Shapiro, Bernstein & Co.
Shapiro, Bernstein & Co., Inc. is an American music publishing company established in 1900.
The company was established 1900 in New York's Tin Pan Alley by Maurice Shapiro, who had worked at Adelphi Music publishing company, and his brother-in-law, real-estate dealer Louis Bernstein (not to be confused with the Louis Bernstein better known as Leonard). Early on the company also included songwriter Harry Von Tilzer, who composed what became the company's first hit, "A Bird in a Gilded Cage". The song, with lyrics by Arthur J. Lamb, sold two million copies of sheet music, which encouraged Von Tilzer to form his own publishing company in 1902. When Maurice Shapiro died in 1911, Bernstein took over the company.
The company became a successful publisher of popular music, especially novelty songs. They made a contract with newspaper publisher William Randolph Hearst in 1916 to include their songs in Hearst's newspapers, which greatly increased the sales. Among the company's successful publications was Vernon Dalhart's "The Prisoner's Song", published in 1924.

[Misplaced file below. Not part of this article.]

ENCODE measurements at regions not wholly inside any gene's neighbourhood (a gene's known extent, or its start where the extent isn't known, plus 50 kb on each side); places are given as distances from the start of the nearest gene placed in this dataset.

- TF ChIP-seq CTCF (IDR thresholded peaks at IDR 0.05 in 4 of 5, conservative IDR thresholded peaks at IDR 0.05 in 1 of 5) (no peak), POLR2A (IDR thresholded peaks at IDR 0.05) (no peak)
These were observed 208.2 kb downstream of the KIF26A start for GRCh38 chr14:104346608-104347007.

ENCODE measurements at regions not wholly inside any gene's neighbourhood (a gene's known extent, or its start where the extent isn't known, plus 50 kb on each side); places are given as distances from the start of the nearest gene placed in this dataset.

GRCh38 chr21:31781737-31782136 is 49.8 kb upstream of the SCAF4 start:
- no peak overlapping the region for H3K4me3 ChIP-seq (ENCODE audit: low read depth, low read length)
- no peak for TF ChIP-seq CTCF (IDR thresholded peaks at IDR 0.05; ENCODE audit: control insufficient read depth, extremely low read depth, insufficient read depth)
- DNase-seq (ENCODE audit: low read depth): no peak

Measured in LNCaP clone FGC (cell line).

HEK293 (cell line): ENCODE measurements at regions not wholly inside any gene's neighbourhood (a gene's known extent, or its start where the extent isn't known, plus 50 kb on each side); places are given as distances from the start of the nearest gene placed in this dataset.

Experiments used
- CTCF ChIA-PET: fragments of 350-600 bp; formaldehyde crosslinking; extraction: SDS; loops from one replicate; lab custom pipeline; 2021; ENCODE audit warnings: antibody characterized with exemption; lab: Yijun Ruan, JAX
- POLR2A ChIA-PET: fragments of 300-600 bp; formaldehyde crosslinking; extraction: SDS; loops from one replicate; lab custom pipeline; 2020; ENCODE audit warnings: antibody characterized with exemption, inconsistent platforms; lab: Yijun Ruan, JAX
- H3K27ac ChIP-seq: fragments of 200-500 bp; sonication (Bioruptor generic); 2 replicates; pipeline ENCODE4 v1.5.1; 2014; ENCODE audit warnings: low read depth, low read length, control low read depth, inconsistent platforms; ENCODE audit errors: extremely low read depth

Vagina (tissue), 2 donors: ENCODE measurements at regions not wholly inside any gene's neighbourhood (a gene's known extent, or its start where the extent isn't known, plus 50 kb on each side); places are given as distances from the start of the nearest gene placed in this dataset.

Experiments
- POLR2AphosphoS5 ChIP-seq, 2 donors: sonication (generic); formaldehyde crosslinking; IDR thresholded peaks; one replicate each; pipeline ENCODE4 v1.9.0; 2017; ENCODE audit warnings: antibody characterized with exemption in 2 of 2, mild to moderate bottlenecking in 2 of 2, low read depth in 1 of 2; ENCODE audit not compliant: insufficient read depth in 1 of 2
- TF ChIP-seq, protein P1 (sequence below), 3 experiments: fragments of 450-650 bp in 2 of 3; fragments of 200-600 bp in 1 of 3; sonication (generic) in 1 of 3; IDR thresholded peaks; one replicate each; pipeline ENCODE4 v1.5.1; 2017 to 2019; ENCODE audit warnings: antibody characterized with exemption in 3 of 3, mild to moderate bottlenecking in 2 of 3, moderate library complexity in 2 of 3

One of the company's major hits was Yes! We Have No Bananas published in 1923. The same year the song was published, they sued lyricist and publicist C.F. Zittel who was making a film using the title "Yes, We Want No Bananas" which they considered an unauthorized use of the title. Shapiro, Bernstein & Co. did give permission to producer George Lederer to produce a musical using the title, but the project did not come to fruition.
Shapiro joined Jerome H. Remick in 1904 to form Shapiro & Remick, Co., but left the company to Remick in 1905. The following year he re-established his own publishing firm under the name Shapiro Music Publisher. Bernstein changed the name back to Shapiro, Bernstein & Co. after Shapiro's death.
- Sanjek, David (2003). Shepherd, John (ed.). Continuum Encyclopedia of Popular Music of the World: Media, Industry and Society. Continuum.
- "Harry Von Tilzer". Songwriters Hall of Fame. Retrieved 25 May 2012.
- "Company History". Shapiro, Bernstein & Co. Retrieved 25 May 2012.
- ”’Bananas’ Film Title Use Unauthorized,” ‘’Variety’’ (August 23, 1923), p. 17.
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